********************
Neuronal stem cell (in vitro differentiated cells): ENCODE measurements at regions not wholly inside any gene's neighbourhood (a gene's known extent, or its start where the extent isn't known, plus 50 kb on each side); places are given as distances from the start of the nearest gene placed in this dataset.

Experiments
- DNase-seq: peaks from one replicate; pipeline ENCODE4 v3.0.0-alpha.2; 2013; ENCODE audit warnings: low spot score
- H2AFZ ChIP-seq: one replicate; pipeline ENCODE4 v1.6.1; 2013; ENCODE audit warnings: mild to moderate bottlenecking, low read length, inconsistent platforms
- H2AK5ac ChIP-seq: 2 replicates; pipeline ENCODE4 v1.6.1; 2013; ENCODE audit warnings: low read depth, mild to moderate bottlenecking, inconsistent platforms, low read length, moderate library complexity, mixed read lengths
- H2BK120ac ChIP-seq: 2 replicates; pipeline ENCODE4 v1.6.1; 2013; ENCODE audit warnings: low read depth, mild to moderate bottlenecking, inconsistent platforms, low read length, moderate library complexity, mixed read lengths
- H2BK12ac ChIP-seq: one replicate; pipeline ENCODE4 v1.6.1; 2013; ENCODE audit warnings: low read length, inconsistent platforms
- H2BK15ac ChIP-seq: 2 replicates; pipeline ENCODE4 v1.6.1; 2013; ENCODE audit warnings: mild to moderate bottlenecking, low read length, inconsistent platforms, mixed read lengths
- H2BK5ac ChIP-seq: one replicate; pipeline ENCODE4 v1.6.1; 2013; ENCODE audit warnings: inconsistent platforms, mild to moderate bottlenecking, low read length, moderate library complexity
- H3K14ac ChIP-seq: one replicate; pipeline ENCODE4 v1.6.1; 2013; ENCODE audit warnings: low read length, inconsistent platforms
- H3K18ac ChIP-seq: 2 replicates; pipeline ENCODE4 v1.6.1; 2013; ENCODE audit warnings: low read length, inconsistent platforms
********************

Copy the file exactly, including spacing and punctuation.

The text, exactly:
Neuronal stem cell (in vitro differentiated cells): ENCODE measurements at regions not wholly inside any gene's neighbourhood (a gene's known extent, or its start where the extent isn't known, plus 50 kb on each side); places are given as distances from the start of the nearest gene placed in this dataset.

Experiments
- DNase-seq: peaks from one replicate; pipeline ENCODE4 v3.0.0-alpha.2; 2013; ENCODE audit warnings: low spot score
- H2AFZ ChIP-seq: one replicate; pipeline ENCODE4 v1.6.1; 2013; ENCODE audit warnings: mild to moderate bottlenecking, low read length, inconsistent platforms
- H2AK5ac ChIP-seq: 2 replicates; pipeline ENCODE4 v1.6.1; 2013; ENCODE audit warnings: low read depth, mild to moderate bottlenecking, inconsistent platforms, low read length, moderate library complexity, mixed read lengths
- H2BK120ac ChIP-seq: 2 replicates; pipeline ENCODE4 v1.6.1; 2013; ENCODE audit warnings: low read depth, mild to moderate bottlenecking, inconsistent platforms, low read length, moderate library complexity, mixed read lengths
- H2BK12ac ChIP-seq: one replicate; pipeline ENCODE4 v1.6.1; 2013; ENCODE audit warnings: low read length, inconsistent platforms
- H2BK15ac ChIP-seq: 2 replicates; pipeline ENCODE4 v1.6.1; 2013; ENCODE audit warnings: mild to moderate bottlenecking, low read length, inconsistent platforms, mixed read lengths
- H2BK5ac ChIP-seq: one replicate; pipeline ENCODE4 v1.6.1; 2013; ENCODE audit warnings: inconsistent platforms, mild to moderate bottlenecking, low read length, moderate library complexity
- H3K14ac ChIP-seq: one replicate; pipeline ENCODE4 v1.6.1; 2013; ENCODE audit warnings: low read length, inconsistent platforms
- H3K18ac ChIP-seq: 2 replicates; pipeline ENCODE4 v1.6.1; 2013; ENCODE audit warnings: low read length, inconsistent platforms